This Is How Internet Works
If you are reading this article you have an Internet connection (or a very special power that should be sharing with the world). We know that the data is going to travel from our devices to the Internet and then come backs. But, what is the Internet? Popularly the Internet is a “network of networks”, all the devices that are participating in the Internet are connected to a company that serves that connection. We know them as Internet Service Provider (ISP).
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The ISPs connect each other to keep the data traveling from one place to another. As you can imagine, there are a lot of ISP and some of them have better infrastructure than others. Depending of their characteristics, we have tiers that allow us to classify them in Tier 1, Tier 2, and Tier 3.
The Tier 1 ISP allows the communication between each other, they do not bring services to the end user (you and me), and their infrastructures is bigger than other tiers. Can represent big land extensions, for example, continents, and allows the data exchange through sea cables.
Tier 2 ISP are in charge of connect Tier 1 with Tier 3 through agreements. Their size is less than Tier 1 and they could be part of them. Tier 3 conforms Tier 1 and Tier 2 and bring the different services to the end user. Now that we know the different tiers, it surge a big question: how do they allow that communication between each other?
The Autonomous System (AS)
Until this moment we only know about the ISP definition, but there is another important concept that have not been touched: an Autonomous System (AS). Basically, an AS is a system that could change its behavior in response of an unexpected event. At network level, it is a collection of devices that their behavior are under common administrative control. It could be a company, an university, an ISP, a organization or a mix of them.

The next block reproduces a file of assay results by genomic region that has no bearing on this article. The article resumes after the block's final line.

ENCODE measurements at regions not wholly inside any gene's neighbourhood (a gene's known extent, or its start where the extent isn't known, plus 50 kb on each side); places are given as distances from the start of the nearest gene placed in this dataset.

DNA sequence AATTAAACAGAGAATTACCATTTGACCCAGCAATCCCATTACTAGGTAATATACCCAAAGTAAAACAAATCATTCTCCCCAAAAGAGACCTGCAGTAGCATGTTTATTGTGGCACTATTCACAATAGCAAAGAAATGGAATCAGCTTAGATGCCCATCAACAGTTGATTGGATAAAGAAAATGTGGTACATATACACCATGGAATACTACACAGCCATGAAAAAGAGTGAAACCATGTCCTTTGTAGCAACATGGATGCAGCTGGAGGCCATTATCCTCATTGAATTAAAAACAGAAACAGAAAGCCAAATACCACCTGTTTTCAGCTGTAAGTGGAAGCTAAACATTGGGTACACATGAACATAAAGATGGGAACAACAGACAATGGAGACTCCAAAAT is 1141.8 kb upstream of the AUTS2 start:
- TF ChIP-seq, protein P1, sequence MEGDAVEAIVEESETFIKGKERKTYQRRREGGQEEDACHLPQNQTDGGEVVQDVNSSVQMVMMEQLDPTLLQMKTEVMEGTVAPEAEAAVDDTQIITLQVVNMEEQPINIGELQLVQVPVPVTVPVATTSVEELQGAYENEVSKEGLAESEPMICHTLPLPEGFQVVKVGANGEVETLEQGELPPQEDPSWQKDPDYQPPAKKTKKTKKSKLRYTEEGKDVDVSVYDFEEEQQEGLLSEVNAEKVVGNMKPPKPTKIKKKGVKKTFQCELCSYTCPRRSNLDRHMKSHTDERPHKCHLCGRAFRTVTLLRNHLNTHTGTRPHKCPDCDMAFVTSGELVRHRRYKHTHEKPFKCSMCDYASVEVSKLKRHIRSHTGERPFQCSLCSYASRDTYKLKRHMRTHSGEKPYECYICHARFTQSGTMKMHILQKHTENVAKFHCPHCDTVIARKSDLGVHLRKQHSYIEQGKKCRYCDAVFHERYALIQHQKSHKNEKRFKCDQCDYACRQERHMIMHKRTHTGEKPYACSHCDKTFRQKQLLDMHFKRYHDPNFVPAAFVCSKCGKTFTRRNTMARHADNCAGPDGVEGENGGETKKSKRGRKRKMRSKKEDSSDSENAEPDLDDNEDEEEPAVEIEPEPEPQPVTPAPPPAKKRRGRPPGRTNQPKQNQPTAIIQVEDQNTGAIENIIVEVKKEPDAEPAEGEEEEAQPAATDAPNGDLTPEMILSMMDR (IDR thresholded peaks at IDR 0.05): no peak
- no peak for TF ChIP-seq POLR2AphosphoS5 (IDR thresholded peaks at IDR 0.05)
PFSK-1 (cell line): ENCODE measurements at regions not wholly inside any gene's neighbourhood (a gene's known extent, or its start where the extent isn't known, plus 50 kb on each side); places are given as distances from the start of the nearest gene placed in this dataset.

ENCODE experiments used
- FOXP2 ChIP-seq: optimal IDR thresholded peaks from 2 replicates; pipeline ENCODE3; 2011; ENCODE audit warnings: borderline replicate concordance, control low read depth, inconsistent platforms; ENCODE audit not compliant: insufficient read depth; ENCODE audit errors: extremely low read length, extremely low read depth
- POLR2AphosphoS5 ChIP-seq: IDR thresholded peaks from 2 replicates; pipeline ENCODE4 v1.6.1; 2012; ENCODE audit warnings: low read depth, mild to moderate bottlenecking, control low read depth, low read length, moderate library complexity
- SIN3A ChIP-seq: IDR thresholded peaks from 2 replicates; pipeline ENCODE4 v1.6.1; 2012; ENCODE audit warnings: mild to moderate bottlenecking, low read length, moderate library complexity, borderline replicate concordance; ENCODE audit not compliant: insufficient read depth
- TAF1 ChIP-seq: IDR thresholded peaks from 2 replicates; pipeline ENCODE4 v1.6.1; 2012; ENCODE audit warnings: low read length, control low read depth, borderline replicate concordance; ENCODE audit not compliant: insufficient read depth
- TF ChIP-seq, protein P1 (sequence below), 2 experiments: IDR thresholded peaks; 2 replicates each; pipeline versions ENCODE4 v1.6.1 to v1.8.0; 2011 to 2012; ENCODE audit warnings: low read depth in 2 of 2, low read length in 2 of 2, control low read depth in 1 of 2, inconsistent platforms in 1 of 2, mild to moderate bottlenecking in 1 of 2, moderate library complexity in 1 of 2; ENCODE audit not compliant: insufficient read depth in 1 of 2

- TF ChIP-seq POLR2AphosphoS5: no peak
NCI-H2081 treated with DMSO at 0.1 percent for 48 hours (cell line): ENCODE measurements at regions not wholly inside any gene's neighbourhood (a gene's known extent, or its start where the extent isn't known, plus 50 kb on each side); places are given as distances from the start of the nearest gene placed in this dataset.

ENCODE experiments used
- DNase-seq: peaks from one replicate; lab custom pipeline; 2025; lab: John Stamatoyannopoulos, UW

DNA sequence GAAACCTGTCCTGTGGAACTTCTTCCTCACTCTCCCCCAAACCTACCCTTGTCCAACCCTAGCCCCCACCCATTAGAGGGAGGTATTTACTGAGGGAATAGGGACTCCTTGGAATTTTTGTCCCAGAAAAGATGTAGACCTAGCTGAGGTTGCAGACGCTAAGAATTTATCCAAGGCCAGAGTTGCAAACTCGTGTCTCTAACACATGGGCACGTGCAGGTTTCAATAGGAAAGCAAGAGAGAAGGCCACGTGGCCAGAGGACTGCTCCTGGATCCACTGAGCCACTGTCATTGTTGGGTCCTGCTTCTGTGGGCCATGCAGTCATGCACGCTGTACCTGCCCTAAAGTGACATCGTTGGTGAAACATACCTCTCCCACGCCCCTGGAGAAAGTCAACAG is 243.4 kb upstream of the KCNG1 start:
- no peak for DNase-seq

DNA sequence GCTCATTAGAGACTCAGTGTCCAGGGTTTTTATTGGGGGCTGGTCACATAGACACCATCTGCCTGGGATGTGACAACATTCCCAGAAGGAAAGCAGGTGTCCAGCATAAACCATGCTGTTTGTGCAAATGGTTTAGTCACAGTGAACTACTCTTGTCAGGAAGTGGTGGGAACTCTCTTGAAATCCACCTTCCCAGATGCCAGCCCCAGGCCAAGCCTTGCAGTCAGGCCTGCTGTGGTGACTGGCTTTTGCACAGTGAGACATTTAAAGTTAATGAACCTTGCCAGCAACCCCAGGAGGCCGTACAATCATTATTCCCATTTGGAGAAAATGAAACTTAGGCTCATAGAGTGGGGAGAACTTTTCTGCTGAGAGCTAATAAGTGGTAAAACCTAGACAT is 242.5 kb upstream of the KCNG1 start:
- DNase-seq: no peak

To allow data exchange, they work under the Border Gateway Protocol (BGP). This protocol is not an automatic one that calculates the best way for the data to get from one point to another, but it takes in count different aspects that could be political or economical.
Many AS have contracts that allow another AS to use their networks to transmit data without cost, this practice is called Peering. On the other hand, when an AS charges to transmit data through its networks is called Transit. These contracts obligate to an AS to choose a route that cannot be the optimal.
Let us think in a little example. AS C is located in Brazil and needs to exchange data with AS Z from Australia. AS C does not know which route have to use. It has two possible options: send the data via AS I that is far away from AS Z, the data has to travel to another AS T before arrives Z, and it is very expensive, or AS M, which is really close to AS Z and the best option to choose. Which option do you think AS C it is going to use to send data? AS M ? No, it decides to send it via AS I.
AS I was not the best option, but we did not know that the organization in charge of AS C has an economical agreement, which obligates all the data to travel via AS I. In case that AS I gets down, the data will travel via AS M (the AS C needs to send the data, if the other AS is available, why not send the data through AS M?)
In real life, AS are identified by numbers. Internet Assigned Numbers Authority (IANA) is the nonprofit organization in charge of assign those numbers to each different system. Each region in the world has a register (member of IANA) that has a pool of numbers available to be assigned according to their necessities.
Now you know how the data is transmitted from one side to another. As you could noticed, we have a big political problem: some AS could deny to transmit all the information from a specific AS, many places even countries could be banned from Internet applying this restriction.
But this is another topic that we will see in another article.